5. Assessment of the roll-on roll-off (Ro-Ro) ramp from the Skylift deck to the cofferdam and its bearing loads against the cofferdam’s bearing capacity, and the on-deck performance of the barge,

6. Assessment of the floating and jack-up levels of the Skylift to permit sufficient clearance to the underside of the gantry crane structure, but also permit allowable height and Ro-Ro ramp grade.

7. Design, installation and operation of a ‘flood defence gate’ which was to maintain the cofferdam flood defence height but also permit the Ro-Ro ramp to be installed and used.

8. Bearing capacity of the cofferdam for the TBM shield, cradle and SPMT loadings for drive-off, and transition to the installation position.

9. Structural assessment of the cofferdam, shaft capping beam and shaft permanent secondary lining to sustain the strand-jacking system loadings during the lowering operation.

Detailed planning and engineering assessments for the delivery commenced in late autumn of 2019 between Mammoet, CVB and temporary works checker Wentworth House Partnership (WHP), along with close engagement and collaboration with river regulators the Environment Agency (EA); the Marine Management Organisation (MMO); and the PLA. Most temporary works checks came to a simple completion, however one key engineering issue that was prevalent with WHP and all three regulators was cofferdam assessment and spud-leg penetration into the riverbed.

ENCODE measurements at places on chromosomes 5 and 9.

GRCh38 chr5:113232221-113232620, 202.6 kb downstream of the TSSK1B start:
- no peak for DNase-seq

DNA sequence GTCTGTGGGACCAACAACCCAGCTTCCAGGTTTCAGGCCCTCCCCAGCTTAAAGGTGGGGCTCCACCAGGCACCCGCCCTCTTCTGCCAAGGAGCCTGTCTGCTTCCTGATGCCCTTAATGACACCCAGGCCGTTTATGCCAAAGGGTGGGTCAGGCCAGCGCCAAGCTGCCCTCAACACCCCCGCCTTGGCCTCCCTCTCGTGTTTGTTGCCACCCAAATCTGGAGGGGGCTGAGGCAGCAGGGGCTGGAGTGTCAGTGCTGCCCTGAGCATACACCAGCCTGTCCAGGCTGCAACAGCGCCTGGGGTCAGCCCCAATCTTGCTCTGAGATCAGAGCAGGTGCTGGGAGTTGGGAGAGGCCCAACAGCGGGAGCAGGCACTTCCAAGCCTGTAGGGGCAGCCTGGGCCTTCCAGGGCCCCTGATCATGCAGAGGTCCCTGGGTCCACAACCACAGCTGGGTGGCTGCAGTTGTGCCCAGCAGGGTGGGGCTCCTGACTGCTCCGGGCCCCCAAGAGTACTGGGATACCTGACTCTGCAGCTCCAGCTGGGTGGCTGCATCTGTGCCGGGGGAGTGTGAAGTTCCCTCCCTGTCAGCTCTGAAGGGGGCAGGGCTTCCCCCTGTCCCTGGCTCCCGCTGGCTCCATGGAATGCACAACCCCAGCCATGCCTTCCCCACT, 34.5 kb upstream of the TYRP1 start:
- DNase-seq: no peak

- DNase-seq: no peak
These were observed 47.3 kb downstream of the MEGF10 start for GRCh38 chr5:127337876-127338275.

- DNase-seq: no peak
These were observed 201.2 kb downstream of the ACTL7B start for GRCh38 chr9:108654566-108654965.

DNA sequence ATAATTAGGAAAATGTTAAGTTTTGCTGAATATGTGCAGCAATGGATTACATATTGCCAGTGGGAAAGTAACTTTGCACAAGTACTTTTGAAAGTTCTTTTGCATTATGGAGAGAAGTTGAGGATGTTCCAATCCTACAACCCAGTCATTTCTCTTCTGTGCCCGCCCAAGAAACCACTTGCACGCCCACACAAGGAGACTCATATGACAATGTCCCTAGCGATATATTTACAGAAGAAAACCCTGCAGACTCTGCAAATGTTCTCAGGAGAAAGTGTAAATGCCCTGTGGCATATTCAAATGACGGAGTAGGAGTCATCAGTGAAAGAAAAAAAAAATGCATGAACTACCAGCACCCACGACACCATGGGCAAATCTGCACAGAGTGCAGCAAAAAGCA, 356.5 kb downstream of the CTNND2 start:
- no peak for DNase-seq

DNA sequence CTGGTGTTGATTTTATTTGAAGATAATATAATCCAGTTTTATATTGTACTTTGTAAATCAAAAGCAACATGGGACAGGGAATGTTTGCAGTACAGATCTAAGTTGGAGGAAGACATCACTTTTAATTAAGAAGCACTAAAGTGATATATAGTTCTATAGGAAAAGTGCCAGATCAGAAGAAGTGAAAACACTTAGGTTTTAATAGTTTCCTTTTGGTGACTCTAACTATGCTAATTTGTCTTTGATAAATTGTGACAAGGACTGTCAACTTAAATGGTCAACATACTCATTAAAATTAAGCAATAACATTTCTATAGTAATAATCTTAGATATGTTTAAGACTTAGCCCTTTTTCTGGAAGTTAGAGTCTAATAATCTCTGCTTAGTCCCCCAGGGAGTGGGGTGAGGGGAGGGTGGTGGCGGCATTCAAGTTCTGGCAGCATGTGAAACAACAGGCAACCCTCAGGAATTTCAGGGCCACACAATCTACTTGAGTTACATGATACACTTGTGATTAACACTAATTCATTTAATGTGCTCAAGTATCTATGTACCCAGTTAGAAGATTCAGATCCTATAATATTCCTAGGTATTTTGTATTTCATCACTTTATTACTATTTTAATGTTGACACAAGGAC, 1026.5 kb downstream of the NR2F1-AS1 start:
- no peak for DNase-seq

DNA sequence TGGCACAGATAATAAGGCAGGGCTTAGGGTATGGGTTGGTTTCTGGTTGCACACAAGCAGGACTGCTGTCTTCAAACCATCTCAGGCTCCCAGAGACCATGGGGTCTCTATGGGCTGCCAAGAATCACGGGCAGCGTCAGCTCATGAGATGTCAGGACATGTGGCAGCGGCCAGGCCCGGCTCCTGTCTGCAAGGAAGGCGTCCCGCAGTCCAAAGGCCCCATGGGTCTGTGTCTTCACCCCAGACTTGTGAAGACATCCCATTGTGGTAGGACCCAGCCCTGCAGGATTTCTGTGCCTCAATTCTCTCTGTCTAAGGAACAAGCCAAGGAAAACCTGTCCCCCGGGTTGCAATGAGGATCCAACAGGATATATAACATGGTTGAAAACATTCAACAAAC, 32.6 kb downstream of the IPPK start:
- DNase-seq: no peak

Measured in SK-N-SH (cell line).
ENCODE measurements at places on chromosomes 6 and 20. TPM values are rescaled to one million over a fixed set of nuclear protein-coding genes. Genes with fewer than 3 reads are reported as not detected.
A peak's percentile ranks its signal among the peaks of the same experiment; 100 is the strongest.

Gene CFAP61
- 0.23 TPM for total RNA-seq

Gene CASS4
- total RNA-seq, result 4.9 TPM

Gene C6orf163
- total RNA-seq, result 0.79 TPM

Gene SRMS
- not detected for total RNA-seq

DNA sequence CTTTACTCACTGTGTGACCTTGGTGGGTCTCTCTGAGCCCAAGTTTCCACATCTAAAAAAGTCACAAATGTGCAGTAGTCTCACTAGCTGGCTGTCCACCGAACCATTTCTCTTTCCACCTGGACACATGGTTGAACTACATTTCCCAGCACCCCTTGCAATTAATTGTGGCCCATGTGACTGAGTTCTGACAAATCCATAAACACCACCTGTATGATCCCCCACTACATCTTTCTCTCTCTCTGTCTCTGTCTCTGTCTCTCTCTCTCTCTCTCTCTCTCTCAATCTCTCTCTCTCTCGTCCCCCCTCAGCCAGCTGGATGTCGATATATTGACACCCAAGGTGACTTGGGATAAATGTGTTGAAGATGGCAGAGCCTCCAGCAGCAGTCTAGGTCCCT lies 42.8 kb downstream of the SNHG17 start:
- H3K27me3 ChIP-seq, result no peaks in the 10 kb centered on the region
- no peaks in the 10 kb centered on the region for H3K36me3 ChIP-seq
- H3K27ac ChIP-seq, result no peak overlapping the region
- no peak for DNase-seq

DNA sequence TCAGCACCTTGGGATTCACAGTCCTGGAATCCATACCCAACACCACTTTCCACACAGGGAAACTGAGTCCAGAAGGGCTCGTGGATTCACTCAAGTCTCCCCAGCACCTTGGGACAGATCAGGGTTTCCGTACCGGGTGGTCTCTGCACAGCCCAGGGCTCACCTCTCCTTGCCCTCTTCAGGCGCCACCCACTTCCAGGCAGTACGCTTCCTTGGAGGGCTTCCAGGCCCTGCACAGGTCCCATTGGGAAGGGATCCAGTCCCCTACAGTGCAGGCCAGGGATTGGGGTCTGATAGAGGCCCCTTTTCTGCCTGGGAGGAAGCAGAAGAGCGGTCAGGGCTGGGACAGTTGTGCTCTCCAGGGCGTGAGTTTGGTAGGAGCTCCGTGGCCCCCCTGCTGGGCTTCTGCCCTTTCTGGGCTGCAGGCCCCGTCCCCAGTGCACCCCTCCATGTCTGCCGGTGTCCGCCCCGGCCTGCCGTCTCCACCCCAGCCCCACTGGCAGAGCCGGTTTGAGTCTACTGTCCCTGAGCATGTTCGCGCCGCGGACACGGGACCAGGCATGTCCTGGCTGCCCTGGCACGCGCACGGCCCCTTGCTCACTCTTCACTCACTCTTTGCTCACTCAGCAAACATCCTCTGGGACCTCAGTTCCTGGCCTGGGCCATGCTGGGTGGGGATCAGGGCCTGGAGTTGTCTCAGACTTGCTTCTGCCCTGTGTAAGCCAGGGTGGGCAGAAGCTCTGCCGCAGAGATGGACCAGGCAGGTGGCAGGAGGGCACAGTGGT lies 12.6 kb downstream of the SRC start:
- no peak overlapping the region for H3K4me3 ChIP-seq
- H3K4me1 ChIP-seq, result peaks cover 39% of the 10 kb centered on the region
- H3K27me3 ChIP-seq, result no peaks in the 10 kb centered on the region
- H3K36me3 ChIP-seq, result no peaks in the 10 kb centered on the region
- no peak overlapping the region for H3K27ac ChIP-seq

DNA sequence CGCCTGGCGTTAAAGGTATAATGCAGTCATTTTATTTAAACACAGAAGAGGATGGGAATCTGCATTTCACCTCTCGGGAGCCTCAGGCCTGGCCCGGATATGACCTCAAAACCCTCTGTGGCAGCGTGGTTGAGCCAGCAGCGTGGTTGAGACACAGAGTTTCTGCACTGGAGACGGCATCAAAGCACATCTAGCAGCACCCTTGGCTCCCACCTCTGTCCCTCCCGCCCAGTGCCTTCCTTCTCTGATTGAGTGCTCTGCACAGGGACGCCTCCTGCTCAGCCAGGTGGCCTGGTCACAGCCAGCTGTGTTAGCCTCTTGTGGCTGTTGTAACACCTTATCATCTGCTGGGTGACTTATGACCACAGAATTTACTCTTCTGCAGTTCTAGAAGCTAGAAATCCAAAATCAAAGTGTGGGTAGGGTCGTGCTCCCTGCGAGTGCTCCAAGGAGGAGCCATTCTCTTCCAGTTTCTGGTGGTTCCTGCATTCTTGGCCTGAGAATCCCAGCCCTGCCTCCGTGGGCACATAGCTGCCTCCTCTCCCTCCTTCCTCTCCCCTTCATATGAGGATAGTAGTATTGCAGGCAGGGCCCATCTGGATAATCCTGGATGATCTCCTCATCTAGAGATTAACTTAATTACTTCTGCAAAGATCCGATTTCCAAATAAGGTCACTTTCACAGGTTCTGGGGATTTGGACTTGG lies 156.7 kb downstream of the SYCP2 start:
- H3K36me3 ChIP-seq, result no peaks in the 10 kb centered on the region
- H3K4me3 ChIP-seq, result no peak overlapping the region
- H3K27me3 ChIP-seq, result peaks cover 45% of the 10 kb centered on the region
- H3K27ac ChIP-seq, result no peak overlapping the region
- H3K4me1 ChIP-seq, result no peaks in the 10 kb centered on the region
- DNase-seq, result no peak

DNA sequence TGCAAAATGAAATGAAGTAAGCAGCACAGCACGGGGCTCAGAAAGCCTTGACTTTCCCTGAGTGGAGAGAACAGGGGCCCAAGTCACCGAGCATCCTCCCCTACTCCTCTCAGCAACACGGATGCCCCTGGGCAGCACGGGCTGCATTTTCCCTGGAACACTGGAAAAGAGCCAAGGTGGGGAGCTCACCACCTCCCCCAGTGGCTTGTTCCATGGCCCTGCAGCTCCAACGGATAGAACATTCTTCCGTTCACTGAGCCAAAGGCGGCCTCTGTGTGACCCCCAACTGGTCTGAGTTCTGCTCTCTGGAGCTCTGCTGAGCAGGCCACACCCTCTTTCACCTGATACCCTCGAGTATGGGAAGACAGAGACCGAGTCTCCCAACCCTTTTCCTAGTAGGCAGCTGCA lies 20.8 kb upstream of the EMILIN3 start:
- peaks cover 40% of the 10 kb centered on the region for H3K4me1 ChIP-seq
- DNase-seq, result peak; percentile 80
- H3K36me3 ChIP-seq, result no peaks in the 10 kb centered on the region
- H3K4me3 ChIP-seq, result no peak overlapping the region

The concerns of regulators and WHP included:

1. Performance of the cofferdam with the spud leg installed into the riverbed: